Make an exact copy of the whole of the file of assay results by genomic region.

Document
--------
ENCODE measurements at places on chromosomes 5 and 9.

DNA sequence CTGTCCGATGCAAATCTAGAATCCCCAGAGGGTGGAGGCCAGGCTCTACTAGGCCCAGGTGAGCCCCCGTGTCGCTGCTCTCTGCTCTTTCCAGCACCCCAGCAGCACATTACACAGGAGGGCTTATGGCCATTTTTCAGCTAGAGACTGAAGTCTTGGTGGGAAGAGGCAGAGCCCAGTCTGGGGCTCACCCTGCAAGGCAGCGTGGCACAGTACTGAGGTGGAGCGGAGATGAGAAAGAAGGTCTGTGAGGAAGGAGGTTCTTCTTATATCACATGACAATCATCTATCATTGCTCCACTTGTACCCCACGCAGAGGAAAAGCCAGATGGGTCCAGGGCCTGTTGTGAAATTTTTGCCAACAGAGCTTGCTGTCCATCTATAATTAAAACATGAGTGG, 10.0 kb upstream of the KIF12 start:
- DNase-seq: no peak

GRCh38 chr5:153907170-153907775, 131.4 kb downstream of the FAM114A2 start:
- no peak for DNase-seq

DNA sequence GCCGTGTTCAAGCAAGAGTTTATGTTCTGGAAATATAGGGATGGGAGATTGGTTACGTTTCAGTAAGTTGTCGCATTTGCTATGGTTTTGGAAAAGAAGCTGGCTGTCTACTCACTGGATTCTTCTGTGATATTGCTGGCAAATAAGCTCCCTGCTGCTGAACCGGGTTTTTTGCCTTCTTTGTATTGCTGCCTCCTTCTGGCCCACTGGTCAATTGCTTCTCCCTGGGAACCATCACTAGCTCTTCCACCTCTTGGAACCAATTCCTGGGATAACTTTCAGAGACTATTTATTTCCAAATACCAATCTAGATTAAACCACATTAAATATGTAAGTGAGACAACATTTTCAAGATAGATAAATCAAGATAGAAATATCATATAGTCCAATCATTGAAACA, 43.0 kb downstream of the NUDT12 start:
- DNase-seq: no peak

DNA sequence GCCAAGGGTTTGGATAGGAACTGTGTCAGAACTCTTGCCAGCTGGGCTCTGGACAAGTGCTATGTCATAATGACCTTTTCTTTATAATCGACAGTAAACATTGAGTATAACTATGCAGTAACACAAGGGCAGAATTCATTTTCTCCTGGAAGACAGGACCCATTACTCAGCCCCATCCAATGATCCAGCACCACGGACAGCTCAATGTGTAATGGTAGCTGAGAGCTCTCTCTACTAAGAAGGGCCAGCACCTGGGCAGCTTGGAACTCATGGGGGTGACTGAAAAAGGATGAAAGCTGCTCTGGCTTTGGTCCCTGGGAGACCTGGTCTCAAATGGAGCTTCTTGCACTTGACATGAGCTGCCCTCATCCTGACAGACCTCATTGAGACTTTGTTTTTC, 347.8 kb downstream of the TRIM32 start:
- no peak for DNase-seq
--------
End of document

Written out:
ENCODE measurements at places on chromosomes 5 and 9.

DNA sequence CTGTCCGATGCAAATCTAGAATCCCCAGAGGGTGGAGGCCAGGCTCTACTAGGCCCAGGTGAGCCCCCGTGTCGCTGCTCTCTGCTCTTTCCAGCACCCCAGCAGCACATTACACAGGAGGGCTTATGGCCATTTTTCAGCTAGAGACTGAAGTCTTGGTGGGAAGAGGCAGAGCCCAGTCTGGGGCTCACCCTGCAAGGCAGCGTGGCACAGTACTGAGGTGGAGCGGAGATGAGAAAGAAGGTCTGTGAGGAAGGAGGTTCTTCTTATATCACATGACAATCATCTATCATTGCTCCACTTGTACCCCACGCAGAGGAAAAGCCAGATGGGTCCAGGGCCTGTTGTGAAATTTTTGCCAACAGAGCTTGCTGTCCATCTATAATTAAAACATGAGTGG, 10.0 kb upstream of the KIF12 start:
- DNase-seq: no peak

GRCh38 chr5:153907170-153907775, 131.4 kb downstream of the FAM114A2 start:
- no peak for DNase-seq

DNA sequence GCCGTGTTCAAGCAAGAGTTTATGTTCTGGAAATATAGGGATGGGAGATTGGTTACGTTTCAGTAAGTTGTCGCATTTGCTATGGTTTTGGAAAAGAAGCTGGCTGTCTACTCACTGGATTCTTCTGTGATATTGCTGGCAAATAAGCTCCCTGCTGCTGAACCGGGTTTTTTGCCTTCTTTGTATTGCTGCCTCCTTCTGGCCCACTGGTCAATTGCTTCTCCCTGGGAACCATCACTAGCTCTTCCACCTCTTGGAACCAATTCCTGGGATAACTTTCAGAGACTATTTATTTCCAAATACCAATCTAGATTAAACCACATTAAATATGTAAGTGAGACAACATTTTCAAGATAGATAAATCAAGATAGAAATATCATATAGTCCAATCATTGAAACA, 43.0 kb downstream of the NUDT12 start:
- DNase-seq: no peak

DNA sequence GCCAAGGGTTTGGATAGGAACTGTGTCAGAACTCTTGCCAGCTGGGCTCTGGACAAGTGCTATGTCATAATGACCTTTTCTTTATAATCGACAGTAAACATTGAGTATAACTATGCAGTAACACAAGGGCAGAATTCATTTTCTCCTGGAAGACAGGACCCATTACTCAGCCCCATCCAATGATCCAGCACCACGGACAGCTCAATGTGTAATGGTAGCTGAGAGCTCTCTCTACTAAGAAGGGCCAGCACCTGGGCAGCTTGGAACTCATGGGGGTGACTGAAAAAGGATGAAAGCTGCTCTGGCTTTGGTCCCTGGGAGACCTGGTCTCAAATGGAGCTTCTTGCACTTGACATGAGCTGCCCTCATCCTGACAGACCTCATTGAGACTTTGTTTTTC, 347.8 kb downstream of the TRIM32 start:
- no peak for DNase-seq